Sunday, March 3, 2013

7: Kiss of the Spider Woman - Manuel Puig

"I'm easily hurt by some things. And I cooked you dinner...And for what . . . For you to throw it right back in my face...And what's so bad about being soft like a woman? Why is it men or whoever, some poor bastard, some queen, can't be sensitive too, if he's got a mind to? ... if men acted like women there wouldn't be any more torturers"

Thus the reader enters the strange world of text...whatever you want to call it. 

I read this book for the first time a year ago in a brilliant class that had an amazing syllabus, and yet I was just taken with this one. I wrote my final paper on it which I was stoked to submit to my professor on the same day Argentina passed comprehensive rights for trans people, which is important because MP was Argentinian (although he had to live in exile for much of his life) and this text features a trans woman (although most literary theory refers to her as a homosexual male but that is because most literary theorists are wrong.) MP never uses the word trans because it was published in 1978, but with today's understanding of trans folks it is very obvious. I liked the text so much and felt that there was still so much left to write about that I picked it again for my final project for my Gender and Lit class. 

Structurally, it's really interesting, and if you like books with weird structures then this is worth it just for that. The first half of the novel is completely dialogue between two characters, much like a play, but without any stage direction. It's not until page 17 that you even discover where the setting is (prison) and not until much later that there's a reference to Buenos Aires, where the prison is located. Also, there are no names used except when the characters call each other by name which means that sometimes it's hard to trace who is saying what, particularly because MP writes what is said but also what is not said. He loves the ellipses of silence. In the second half of the novel, other genre get introduced including interview recordings, memos, notes, reports, and some occasional glimpses into inner monologues when our two characters are ill. Also, the book makes EXTENSIVE use of footnotes that are explaining nothing directly stated in the text. The footnotes mostly pertain to real and fake scientific/psychological explanations for homosexuality, and they are spread throughout the text in a way that feels haphazardly although there are plenty of scholars who will tell you exactly why they are where they are. If you liked that bit of Junot Diaz's "Brief and Wondrous Life of Oscar Wao", then you'll probably like it here.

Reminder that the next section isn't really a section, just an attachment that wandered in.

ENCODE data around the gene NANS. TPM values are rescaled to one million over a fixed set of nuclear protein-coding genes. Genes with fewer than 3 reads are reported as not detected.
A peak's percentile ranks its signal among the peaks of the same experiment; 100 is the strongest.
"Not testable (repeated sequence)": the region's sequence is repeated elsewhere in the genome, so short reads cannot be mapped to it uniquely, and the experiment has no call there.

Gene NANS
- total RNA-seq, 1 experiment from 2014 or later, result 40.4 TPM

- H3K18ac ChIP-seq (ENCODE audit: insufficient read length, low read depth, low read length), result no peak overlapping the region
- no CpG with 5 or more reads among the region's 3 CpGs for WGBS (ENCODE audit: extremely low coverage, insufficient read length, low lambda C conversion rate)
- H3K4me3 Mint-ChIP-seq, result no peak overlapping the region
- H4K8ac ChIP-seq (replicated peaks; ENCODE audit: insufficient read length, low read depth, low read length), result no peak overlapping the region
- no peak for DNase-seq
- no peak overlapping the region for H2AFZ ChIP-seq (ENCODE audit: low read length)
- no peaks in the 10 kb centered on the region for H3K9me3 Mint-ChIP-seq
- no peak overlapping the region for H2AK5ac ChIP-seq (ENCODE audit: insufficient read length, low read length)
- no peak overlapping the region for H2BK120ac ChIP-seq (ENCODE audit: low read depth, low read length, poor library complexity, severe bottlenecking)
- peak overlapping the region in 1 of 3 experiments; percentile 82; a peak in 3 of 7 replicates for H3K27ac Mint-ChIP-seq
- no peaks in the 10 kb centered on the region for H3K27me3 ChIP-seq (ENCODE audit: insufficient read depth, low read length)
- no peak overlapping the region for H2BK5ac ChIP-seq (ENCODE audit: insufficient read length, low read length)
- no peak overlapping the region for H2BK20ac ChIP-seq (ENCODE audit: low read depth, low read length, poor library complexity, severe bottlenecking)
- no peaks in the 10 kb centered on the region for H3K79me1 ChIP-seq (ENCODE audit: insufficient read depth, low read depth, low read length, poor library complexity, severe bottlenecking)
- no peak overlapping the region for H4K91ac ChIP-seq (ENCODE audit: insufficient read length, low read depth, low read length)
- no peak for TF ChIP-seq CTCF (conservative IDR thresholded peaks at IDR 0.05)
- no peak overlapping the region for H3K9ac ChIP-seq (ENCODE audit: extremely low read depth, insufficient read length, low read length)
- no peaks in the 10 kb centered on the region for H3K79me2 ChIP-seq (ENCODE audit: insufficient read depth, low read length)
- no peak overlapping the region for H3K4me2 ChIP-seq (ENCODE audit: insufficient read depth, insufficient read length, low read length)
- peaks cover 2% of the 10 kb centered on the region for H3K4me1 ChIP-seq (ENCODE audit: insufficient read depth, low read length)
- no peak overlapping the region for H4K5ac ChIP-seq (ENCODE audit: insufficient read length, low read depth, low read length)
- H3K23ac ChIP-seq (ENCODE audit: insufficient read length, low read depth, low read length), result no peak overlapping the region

Content wise, it's really interesting, and if you like books that deal with Marxism, political prisoners, gender identity, trans women, sexual orientation, or old movies, then this is absolutely worth it for that. Yes, I said old movies. A huge part of the text is comprised of Molina telling Valentin the plot lines for various movies as entertainment, and you will get the whole plot.   Again, they are spread throughout the text in a way that feels haphazardly although there are plenty of scholars who will tell you exactly why they are where they are. If you liked that bit of Mario Vargas Llosa's "Aunt Julia and the Scriptwriter", then you'll probably like it here.

You'll notice that JD has a Pulitzer Prize, MVL has a Nobel Prize, and no one has ever heard of MP. What's up with that? Maybe the world still isn't ready for bisexual Argentinian expat authors who aren't afraid to push boundaries. I look forward to reading more MP and hope that he is rediscovered by the general reading public. Of the seven texts I have read so far this year, this is the one I would be most likely to recommend to anyone to read

The movie version was nominated for Best Picture, Best Director, Best Adapted Screenplay, and William Hurt did win the Oscar for Best Actor. Seeing the movie doesn't replace reading the text, but it's also worth a viewing and I'm looking forward to rewatching it as I write my paper.

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